Find a way to give each other “off ramps.”
In the midst of conflict and high tension, we often make rash decisions or say things we later regret. Then we double down on them instead of apologizing because the shame and embarrassment that accompanies an apology is too great, David Colarossi, a Denver, Colorado-based psychologist who offers pop culture commentary on his YouTube channel.
“At this point, we are fighting more to justify the behaviors and comments made during the argument, than the actual issue we were discussing in the first place,” he said.
To overcome this dynamic, Colarossi said we need to give each other “off ramps”: ways to exit the argument that allow us to preserve our reputation.
“With the royal family, I think their best bet at an ‘off ramp’ is to lean into these critical moments they’ve experienced as of late: the death of Prince Philip, the birth of Lilibet, the unveiling of Princess Diana’s statue,” he said. “These events may have helped them independently recognize the importance of family.”
Understand that distance and some remove is sometimes for the best.
It would be unfortunate if the only times the two families came together were for funerals, remembrances and the occasional wedding but the fact is, adult siblings do sometimes grow apart ― and that’s not only OK, it’s sometimes the healthiest option available.
If peace is hard to achieve, it might be best for both sides to go their separate ways: William as the future king of England, Harry as the chicken-raising, Netflix-deal-signing fresh prince of Montecito.
That arrangement should also probably include a truce that requires each party to abstain from airing any more dirty laundry, if only for their grandmother’s sake, said Becky Whetstone, a marriage and family therapist in Little Rock, Arkansas. (The queen is 95 years old, give her a break!)
“I think both Harry and William should recognize that it’s OK to set boundaries here,” Whetstone told HuffPost. “We all have the right to protect ourselves from any and everyone who does not have our best interest at heart or violates us in any way, even family.”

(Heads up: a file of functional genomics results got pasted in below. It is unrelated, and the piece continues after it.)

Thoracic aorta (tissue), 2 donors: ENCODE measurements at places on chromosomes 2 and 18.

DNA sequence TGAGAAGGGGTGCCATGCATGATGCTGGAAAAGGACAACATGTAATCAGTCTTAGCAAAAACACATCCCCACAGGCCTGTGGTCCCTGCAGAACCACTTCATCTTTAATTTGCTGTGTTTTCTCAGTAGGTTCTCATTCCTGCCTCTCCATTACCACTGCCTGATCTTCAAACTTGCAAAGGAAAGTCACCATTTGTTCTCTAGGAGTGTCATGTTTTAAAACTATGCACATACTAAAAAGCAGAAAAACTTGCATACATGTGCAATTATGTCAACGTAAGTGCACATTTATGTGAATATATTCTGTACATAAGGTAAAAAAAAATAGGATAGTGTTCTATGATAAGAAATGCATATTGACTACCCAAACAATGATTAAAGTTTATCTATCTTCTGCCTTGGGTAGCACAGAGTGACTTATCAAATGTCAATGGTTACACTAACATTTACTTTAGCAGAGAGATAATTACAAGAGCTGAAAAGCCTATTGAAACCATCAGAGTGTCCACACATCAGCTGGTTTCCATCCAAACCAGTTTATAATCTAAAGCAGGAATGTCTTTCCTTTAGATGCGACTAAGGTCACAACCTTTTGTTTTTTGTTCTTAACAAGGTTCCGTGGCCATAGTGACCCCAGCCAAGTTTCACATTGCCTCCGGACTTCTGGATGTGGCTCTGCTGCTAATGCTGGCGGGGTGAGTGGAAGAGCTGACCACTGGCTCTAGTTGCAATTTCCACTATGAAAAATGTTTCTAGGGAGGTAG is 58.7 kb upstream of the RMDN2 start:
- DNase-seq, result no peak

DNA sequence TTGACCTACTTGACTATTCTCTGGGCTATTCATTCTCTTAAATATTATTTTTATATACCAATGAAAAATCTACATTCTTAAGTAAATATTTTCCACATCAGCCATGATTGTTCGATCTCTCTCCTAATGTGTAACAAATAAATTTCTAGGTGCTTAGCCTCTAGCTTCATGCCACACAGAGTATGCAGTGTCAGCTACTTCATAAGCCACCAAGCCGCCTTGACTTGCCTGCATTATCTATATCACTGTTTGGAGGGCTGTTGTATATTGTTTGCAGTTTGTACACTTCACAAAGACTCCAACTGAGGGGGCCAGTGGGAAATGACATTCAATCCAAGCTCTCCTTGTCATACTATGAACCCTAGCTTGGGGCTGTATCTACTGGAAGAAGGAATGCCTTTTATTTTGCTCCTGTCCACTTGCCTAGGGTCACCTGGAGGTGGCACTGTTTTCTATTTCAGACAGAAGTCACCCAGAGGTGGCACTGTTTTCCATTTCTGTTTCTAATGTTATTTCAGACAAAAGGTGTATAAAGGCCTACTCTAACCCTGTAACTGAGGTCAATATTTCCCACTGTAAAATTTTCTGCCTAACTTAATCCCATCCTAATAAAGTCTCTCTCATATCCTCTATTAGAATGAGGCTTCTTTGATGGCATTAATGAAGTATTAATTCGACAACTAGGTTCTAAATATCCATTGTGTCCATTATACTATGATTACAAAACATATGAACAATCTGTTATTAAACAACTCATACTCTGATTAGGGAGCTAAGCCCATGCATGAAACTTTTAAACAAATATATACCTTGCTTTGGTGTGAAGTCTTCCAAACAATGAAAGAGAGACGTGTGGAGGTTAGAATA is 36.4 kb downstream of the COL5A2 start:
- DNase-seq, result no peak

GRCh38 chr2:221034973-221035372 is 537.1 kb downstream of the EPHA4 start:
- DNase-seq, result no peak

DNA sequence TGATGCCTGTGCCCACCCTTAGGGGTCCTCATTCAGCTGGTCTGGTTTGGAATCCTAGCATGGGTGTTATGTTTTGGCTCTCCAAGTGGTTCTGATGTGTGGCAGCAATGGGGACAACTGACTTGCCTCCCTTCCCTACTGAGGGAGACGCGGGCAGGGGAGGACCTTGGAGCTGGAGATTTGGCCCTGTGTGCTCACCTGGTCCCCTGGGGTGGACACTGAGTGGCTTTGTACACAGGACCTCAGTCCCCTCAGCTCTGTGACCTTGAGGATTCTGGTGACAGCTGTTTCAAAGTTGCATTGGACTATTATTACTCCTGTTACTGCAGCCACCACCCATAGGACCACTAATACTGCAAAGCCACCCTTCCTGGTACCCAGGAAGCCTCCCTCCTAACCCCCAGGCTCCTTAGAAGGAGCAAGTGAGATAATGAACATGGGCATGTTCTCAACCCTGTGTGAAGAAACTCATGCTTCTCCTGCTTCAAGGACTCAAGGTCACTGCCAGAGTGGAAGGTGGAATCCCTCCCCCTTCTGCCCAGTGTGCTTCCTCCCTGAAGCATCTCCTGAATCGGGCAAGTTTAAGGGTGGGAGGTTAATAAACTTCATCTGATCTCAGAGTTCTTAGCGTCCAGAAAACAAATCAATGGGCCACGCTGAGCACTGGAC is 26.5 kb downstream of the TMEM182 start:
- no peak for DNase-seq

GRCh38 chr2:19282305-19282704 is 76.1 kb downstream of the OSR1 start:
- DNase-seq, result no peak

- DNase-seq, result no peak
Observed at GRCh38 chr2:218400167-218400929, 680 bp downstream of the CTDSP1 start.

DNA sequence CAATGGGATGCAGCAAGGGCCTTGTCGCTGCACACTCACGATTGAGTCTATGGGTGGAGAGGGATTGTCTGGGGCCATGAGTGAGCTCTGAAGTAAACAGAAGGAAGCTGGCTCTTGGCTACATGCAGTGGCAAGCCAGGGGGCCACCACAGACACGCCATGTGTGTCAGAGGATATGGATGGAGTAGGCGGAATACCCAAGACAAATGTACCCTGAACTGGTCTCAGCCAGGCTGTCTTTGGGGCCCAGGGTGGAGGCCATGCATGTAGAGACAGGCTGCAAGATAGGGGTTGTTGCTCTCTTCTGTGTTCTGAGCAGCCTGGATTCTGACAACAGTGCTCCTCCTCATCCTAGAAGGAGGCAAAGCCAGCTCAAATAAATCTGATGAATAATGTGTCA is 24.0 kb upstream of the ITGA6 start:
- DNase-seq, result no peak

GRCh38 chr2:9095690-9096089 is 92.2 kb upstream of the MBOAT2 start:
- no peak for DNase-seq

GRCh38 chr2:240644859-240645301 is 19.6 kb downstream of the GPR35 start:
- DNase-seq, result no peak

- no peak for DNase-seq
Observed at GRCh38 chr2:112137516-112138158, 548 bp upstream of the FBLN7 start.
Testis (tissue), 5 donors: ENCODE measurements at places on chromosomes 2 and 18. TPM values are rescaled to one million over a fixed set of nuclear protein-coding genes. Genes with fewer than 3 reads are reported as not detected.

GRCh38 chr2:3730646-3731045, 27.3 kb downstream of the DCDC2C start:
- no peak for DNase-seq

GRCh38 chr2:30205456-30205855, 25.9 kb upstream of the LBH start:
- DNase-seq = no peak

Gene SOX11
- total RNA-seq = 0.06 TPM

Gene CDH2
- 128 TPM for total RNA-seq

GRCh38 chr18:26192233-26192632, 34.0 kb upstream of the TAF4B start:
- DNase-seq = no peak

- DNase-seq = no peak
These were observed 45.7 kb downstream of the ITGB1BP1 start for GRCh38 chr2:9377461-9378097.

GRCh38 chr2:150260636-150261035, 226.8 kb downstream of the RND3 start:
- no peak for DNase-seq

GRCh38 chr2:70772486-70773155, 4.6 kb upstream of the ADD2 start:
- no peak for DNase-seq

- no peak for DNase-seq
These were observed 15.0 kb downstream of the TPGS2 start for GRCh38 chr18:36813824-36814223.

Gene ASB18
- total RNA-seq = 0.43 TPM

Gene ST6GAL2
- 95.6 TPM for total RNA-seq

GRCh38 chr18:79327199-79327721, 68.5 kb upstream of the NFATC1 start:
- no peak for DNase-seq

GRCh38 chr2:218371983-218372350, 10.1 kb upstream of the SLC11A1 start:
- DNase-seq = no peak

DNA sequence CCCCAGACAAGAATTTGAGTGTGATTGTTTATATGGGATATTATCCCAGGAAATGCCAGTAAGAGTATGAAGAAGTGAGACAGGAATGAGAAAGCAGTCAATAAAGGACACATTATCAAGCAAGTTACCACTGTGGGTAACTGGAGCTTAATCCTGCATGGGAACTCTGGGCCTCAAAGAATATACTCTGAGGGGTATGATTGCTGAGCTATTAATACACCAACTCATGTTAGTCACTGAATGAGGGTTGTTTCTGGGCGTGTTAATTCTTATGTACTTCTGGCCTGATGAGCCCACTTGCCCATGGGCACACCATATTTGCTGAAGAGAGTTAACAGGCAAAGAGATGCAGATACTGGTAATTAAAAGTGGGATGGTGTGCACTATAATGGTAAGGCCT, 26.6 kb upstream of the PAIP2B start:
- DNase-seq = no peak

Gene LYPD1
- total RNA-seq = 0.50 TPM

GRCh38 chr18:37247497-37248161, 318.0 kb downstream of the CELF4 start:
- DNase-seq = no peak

“Harry and Meghan, who may well have legitimate beefs about the royal institution, may not be viewed as safe to share any concerns with now,” Whetstone said.
In spite of the distance, always keep the door open for family.
Boundaries are healthy in families, but full-blown alienation is rarely the right answer. It’s almost impossible to cut ties with your family of origin entirely ― and in most cases, that’s probably for the best. Those relationships are meaningful and powerful in our lives and worth protecting in some form, even if they’re not serving us in the current moment, said Kirk Honda, a psychotherapist and host of the Psychology In Seattle YouTube channel.
“As a family therapist for 25 years, I can attest to how deeply we are connected to our families of origin whether we like it or not,” he said. “Often, our parents and siblings help form the foundation of our personality while also providing the narratives of our lives, consisting of both joy and tragedy.”
Honda’s advice for the royal family is simple: Each member should try to fully appreciate the human need for connection, love and understanding, no matter what their titles are.
“From there, they might find the motivation to put the tabloids aside and simply listen to each other,” he said. “I suspect they are all good people, all trying to get their various needs met, while perhaps overemphasizing the need to save face, rather than just being human and family to one another.”